Palm oil workers during covid-19 pandemic in Indonesia and Malaysia

by | May 14, 2020 | Uncategorized


Online discussion to celebrate Labour Day 2020

“Workers in palm oil plantations during covid-19 pandemic”

 May 2020

Moderator: Rambo
1.     Inda Fatinaware (Sawit Watch)
2.     Herwin Nasution (SERBUNDO palm oil worker union)
3.     Anies Hidayah (Migrant Care)
4.     Abu Mufakhir (Asia Monitor Resource Centre/Transnational Palm Oil Labour Solidarity)
5.     Zidane (Sawit Watch)
Inda Fatinaware:
       There are more than 22 million hectares of land across Indonesia are used for palm oil plantation. 
       Regulations are being produced to respond pressures from civil society, such as recent Presidential Decree No 44/2020 on sustainability certification. However, many are doubtful about such regulation. Labour rights are among the most neglected elements in the regulation. 
       Sawit Watch has been advocating labour rights in palm oil in the past five years, but there is very little has been achieved. 
       Labour law is more regulating manufacturing sectors and less in agriculture, let alone in the palm oil. Thus, we need a specific regulation for the rights of workers in the palm oil industry, given the scale and the significant that it makes.
Herwin Nasution:
       State has been negligent of labour in the palm oil sector, despite the important of palm oil for Indonesian economy.  
       During covid-19 pandemic, there has not been any preventive acts by companies. Most companies are not paying attention to the national government instruction to take preventive measures. Many are (in Sumatra and Kalimantan) running their business as usual amid covid-19.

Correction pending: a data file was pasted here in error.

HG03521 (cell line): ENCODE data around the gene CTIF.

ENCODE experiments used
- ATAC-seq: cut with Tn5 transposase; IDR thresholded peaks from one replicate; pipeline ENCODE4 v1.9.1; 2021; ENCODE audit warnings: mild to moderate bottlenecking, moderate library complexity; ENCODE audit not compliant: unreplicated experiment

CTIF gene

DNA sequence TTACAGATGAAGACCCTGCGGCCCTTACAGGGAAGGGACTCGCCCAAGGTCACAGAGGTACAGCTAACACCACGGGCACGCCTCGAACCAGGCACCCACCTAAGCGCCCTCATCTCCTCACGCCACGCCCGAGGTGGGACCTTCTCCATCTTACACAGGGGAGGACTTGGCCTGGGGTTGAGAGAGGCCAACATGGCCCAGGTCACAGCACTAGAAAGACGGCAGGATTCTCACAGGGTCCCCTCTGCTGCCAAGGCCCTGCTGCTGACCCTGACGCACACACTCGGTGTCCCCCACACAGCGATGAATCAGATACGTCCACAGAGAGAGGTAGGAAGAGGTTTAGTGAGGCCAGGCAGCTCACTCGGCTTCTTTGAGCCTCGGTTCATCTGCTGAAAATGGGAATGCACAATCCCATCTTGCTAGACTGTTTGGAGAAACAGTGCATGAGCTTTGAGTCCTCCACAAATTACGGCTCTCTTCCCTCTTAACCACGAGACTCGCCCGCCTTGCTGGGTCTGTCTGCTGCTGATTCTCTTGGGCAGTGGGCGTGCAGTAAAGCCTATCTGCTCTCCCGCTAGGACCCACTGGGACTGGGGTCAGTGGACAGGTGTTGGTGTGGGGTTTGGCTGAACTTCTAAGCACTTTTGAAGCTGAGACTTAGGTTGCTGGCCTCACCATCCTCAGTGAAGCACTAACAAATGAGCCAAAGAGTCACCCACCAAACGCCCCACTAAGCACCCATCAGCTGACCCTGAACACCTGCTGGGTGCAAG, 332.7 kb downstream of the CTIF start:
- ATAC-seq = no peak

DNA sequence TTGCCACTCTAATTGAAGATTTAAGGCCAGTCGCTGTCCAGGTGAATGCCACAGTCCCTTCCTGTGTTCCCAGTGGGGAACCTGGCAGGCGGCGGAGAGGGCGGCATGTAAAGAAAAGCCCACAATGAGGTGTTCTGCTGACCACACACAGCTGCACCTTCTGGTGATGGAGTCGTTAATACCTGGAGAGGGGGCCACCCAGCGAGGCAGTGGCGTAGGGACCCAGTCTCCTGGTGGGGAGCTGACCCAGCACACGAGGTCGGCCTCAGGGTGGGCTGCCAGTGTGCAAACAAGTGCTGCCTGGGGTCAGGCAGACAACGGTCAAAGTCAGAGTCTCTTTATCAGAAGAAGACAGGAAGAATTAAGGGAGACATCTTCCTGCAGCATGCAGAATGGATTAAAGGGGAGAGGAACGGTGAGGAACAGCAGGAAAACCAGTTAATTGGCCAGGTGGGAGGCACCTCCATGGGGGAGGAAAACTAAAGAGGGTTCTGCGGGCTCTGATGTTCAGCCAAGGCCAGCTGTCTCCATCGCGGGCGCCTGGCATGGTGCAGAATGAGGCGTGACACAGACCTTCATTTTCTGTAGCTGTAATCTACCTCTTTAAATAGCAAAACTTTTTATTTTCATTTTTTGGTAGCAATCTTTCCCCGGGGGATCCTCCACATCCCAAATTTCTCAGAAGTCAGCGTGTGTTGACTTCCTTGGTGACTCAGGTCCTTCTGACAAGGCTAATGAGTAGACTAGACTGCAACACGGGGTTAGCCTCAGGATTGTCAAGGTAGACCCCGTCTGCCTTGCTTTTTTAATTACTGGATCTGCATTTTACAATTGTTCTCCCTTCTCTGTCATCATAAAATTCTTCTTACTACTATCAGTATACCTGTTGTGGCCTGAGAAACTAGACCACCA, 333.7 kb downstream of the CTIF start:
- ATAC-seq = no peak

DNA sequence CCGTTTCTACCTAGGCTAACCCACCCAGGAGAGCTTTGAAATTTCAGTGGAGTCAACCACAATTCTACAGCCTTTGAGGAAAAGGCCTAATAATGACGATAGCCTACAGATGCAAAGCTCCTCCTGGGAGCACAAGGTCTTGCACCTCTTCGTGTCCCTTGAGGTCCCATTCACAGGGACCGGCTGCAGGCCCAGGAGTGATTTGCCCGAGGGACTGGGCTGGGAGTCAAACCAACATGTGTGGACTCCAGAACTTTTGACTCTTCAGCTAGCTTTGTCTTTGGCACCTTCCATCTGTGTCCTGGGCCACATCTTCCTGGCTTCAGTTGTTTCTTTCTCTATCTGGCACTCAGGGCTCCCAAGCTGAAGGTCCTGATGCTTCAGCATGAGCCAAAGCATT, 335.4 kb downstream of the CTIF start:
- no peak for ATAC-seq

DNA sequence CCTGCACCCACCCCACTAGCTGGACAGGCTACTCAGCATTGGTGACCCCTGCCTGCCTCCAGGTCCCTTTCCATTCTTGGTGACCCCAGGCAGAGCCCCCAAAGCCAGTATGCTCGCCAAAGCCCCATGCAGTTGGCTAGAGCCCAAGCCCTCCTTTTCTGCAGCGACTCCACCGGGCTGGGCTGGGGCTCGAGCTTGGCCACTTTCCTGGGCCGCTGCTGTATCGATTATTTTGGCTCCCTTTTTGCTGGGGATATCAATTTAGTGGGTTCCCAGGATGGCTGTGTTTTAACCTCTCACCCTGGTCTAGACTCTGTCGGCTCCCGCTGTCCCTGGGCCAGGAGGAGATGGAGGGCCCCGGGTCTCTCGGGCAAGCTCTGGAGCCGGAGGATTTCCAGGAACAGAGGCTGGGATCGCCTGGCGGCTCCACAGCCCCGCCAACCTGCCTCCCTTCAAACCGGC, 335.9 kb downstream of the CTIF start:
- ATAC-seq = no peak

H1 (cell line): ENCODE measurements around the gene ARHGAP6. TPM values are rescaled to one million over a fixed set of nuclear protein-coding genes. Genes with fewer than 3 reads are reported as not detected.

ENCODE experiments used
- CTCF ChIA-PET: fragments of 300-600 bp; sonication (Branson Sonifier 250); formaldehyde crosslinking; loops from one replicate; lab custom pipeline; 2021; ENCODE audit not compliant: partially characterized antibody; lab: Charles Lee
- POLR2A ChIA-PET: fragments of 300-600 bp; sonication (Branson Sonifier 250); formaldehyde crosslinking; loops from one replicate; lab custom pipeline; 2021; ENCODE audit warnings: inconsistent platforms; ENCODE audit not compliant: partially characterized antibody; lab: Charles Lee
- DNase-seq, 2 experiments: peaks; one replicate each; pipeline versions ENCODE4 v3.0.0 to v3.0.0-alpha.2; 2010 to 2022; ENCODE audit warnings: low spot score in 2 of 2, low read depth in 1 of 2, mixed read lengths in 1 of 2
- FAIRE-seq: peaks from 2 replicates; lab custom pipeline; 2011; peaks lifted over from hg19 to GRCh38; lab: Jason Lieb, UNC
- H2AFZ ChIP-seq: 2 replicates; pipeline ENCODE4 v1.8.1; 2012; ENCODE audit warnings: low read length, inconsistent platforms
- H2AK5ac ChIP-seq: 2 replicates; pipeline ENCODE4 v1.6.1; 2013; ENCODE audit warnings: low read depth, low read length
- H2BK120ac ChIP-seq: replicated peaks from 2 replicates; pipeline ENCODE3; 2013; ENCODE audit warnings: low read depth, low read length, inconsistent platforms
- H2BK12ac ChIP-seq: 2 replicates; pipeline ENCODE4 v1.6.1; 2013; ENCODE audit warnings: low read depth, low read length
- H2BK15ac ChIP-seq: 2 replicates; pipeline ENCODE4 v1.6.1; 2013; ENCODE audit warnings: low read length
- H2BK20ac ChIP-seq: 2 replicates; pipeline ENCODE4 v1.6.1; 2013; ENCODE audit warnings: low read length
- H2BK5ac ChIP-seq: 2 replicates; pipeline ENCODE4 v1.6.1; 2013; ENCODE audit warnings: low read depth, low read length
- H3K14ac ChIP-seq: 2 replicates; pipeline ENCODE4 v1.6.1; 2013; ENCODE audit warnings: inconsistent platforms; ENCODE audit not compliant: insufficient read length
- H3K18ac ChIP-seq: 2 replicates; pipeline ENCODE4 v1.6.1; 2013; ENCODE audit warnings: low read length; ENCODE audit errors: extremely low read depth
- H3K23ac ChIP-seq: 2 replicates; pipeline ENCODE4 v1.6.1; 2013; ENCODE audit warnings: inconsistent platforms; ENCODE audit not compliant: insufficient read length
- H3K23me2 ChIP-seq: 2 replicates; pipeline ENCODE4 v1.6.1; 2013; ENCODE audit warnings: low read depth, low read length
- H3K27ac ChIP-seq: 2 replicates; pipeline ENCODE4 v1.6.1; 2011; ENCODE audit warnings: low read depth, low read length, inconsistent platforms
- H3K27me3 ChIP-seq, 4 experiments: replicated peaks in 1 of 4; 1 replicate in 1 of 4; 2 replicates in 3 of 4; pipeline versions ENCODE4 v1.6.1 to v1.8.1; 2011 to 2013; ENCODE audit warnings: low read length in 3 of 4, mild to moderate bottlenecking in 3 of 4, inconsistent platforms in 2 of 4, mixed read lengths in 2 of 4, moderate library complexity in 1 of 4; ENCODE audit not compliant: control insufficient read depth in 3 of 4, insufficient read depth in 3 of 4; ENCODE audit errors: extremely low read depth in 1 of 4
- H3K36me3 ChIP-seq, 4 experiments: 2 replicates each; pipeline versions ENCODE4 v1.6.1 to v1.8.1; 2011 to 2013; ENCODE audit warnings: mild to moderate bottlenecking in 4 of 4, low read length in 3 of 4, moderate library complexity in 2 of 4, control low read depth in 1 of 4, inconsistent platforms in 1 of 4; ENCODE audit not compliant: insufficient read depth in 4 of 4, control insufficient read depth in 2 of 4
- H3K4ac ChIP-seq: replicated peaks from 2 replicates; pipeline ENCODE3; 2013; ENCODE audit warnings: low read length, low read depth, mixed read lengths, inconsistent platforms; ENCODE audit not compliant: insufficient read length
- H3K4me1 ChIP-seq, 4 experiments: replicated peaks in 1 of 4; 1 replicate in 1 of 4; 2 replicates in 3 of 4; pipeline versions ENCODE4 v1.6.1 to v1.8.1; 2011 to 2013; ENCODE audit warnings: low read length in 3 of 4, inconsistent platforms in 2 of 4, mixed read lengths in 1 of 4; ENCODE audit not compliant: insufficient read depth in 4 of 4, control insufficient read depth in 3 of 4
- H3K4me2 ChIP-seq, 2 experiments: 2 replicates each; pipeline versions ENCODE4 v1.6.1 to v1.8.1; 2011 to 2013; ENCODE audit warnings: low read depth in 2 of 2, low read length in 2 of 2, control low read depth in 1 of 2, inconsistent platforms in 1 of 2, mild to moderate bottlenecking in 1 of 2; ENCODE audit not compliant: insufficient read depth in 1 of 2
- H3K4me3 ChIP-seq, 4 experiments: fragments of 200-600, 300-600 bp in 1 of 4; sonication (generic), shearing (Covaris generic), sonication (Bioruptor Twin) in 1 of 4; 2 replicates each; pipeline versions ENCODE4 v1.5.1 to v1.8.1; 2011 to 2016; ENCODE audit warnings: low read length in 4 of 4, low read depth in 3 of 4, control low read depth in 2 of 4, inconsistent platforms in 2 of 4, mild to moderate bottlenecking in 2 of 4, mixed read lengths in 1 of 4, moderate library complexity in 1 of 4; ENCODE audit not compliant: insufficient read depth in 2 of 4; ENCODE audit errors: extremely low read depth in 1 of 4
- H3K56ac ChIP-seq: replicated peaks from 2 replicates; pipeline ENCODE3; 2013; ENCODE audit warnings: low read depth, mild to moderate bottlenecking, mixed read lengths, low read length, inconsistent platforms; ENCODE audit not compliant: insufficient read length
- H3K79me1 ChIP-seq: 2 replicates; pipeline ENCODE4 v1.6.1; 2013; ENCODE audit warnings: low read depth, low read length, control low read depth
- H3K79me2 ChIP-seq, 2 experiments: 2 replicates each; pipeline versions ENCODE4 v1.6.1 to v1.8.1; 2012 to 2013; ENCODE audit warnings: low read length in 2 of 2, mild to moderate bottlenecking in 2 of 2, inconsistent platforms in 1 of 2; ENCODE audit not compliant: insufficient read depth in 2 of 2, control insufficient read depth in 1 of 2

Even a large company under London-Sumatra group (Lonsum) and Indofood group, recently retrenched its 570 workers, including the union leaders. The dismissal was said because of economic situation. 
       There are palm oil companies whose active giving donation in Jakarta and advertised on their social responsibility, yet they ignored workers’ demand for basic rights in the plantations.
       Workers in palm oil plantation mostly use their muscles manually for works, exposed different work hazards. If we calculate the wages based on calorie needed for labouring in palm oil, they must have received higher wages than any other manufacture workers.  
       Labour law is unfavourable for workers in general, and even more for palm oil workers.
       The number of daily workers in palm oil industry in Indonesia is huge, more than 65 percent of the total workers. 
Anies Hidayah:
       Malaysia implements nation-wide lockdown during covid-19 pandemic, which impacted the migrants’ daily workers who receive wages only when they work. Most of these migrants could not survive during lockdown.
       Indonesian migrant workers in Malaysia are the backbone of Malaysian economy. Millions of workers have flocked in many sectors, including agriculture, domestic work, construction, manufacture, retail, and informal.
       Food shortages among migrants is serious, we have to keep on eye and provide assistances.
Abu Mufakhir:
       Sabah, Malaysia is one of key palm oil producers for Malaysian economy thanks to millions of migrant workers from Indonesia. 
       Sabah has 1.5 million hectare (2018) which accounted 26.5 percent of total use of land for palm oil nationally. Sabah annual production of palm oil is 5.14 million tone of CPO.
       Looking at the land being used for palm oil in Sabah, total workers would be about one million. The official figure is less than this estimation since it is only counting the documented workers. 
       Majority of workers are from Indonesia (90 percent), and the rest are from other countries including the Philippines.